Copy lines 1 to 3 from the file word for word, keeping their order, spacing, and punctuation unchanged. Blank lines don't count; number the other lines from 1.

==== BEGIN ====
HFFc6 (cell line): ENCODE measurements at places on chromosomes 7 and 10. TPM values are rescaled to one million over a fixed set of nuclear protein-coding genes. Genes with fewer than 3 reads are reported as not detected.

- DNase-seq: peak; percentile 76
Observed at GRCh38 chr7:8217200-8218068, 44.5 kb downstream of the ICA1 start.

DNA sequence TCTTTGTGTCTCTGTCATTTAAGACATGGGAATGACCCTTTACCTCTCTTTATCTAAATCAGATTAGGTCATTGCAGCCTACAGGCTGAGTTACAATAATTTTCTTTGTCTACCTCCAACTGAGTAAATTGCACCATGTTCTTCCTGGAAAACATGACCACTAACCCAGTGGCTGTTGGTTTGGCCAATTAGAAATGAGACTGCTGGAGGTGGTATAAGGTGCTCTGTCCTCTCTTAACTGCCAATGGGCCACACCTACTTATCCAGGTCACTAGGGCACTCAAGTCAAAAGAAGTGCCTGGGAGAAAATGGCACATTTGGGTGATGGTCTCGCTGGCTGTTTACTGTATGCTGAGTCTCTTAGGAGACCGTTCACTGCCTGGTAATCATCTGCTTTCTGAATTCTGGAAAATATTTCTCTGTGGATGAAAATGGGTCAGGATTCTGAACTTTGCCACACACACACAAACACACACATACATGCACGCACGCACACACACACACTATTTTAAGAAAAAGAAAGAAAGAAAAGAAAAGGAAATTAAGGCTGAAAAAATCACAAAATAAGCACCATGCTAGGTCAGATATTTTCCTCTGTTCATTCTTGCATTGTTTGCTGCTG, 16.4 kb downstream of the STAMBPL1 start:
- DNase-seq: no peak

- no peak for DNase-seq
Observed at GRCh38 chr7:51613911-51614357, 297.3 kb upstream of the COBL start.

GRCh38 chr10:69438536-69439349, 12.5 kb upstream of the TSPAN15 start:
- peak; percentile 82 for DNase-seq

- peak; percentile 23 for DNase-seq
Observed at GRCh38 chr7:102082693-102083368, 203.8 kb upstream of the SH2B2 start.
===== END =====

HFFc6 (cell line): ENCODE measurements at places on chromosomes 7 and 10. TPM values are rescaled to one million over a fixed set of nuclear protein-coding genes. Genes with fewer than 3 reads are reported as not detected.

- DNase-seq: peak; percentile 76
Observed at GRCh38 chr7:8217200-8218068, 44.5 kb downstream of the ICA1 start.